This is the first post in a series of people from the LGBT community reacting to the tragedy in Orlando. In the wake of 50 live lost and countless traumatized survivors and loved ones, now more than ever it is important to band together. We need to use the voices we have to spread a message of love, a message of compassion and a message that we will not stand for this or horrors like it. The following is a post sent to me by Catherine Rice via Facebook Messenger.
Today my heart is broken. Last night, while I joked with new and old friends over Ramen in downtown Charleston an evil man walked into a gay bar in Orlando. He murdered fifty people in cold blood with an AR-15. The last things these queer people knew was pain and fear in a place that was supposed to be safe. Since the events of Stonewall our bars have been pretty well respected. LGBT people weren’t welcome in straight bars so we made our own. We filled them with color and music and laughter. We filled them with love and respect for each other. We filled them with vibrant community- real community.
Last night that was shattered. My community- a community that loved and helped me, and who I loved and helped in return- is left devastated by this shattering violation. Today investigators entered the night club over the sound of ringing phones of dead LGBT men and women as their love ones desperately tried to reach them. The bodies of these dead LGBT individuals will be returned to families that may or may not accept them, that may or may not bury them according to their chosen names and identities, that may or may not respect the partners they have left behind to mourn them.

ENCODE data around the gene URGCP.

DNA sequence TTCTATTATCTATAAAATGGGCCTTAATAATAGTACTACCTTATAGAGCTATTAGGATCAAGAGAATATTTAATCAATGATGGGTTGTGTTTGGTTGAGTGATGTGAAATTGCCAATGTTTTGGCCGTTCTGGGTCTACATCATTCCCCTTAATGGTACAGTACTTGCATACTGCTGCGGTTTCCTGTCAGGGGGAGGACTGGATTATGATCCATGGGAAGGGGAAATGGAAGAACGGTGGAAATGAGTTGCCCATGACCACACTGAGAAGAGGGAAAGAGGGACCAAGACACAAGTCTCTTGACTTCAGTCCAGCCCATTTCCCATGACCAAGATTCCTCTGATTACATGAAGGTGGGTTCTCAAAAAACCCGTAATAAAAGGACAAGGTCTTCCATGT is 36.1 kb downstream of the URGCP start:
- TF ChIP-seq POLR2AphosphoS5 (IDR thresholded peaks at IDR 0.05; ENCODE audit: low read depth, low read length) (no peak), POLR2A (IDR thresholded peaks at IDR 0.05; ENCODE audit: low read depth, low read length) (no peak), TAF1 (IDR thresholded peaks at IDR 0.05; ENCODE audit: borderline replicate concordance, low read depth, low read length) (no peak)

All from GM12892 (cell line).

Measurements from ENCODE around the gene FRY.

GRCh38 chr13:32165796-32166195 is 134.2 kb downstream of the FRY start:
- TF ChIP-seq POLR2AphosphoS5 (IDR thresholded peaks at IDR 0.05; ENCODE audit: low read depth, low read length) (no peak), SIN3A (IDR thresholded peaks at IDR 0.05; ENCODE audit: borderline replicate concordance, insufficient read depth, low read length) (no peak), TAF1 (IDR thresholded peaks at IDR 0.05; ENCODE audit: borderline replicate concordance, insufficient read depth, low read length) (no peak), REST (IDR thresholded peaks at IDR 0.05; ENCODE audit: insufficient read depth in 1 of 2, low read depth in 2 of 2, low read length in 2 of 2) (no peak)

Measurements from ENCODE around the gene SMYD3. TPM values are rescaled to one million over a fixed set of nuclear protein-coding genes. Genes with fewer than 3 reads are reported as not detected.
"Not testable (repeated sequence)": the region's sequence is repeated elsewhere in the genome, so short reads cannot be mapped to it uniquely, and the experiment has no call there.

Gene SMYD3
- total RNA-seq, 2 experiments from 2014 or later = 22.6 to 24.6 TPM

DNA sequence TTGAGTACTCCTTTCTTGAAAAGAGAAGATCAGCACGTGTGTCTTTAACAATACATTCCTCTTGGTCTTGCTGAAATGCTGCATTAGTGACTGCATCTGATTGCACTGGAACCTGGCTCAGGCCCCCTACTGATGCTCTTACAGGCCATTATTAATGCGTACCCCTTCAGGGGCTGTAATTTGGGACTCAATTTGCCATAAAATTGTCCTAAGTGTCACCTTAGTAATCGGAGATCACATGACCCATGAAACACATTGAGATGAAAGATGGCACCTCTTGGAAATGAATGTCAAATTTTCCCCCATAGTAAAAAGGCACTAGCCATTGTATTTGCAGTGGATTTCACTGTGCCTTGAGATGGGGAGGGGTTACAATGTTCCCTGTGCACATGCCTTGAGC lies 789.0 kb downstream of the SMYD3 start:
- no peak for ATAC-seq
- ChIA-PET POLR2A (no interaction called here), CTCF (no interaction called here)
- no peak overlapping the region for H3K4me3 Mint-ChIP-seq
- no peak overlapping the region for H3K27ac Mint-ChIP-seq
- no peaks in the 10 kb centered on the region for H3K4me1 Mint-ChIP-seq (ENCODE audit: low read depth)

When the supreme court gave all couples the right to marry we did not win the war for human rights. There is still suffering, there is still inequality, there is still danger in coming out. So, in this atmosphere, in this circumstance what is the way forward?
First, we must mourn. Tomorrow I will gather with the community I love and we will mourn what we have lost. The loss of these individuals can not be overstated. The loss to our feeling of safety when we walk into the bars and clubs of our communities can not be regained. Never again will I walk into a gay club and feel, however naively, safe. I’ll always be looking over my shoulder, watching who comes in. Wondering if this is the person, who in their anger and fear at anything different, will be the next to shatter my community. We must give our grief and horror an outlet.
Second, we must move forward in unity. We must ignore the words of religious people who seek to use this for their own agenda. We are not broken. We are not wrong. God does not hate us. Where there is injustice, we must sow justice. In our pain, and grief, and anger we must fight against prejudice. For every ounce of grace that might be expected of another community we must come together and show a hundred times that. We must not let fear compromise who we are. We are strong. We are proud, and we have always been a community that comes together against opposition. We have a unique ability to fight evil without compromising our identity.
As for our straight allies, I can’t say enough to explain how much we need you now. We need you to offer us your spaces as we hold vigils. We need you to let us weep on your shoulders. We need you to listen to us and our stories however different someone may look, or seem. We are all human. We all have blood pumping underneath our skin and hearts that feel pain.
Harvey Milk, the first openly gay person elected to a major public office, said that the true perversion was the slaughter of people in the name of religion. He believed that coming out was the first step in the fight for equality. We must tell people we exist and we must not be silent. We must break down the closet doors and let love, and strength, and honesty shine in.
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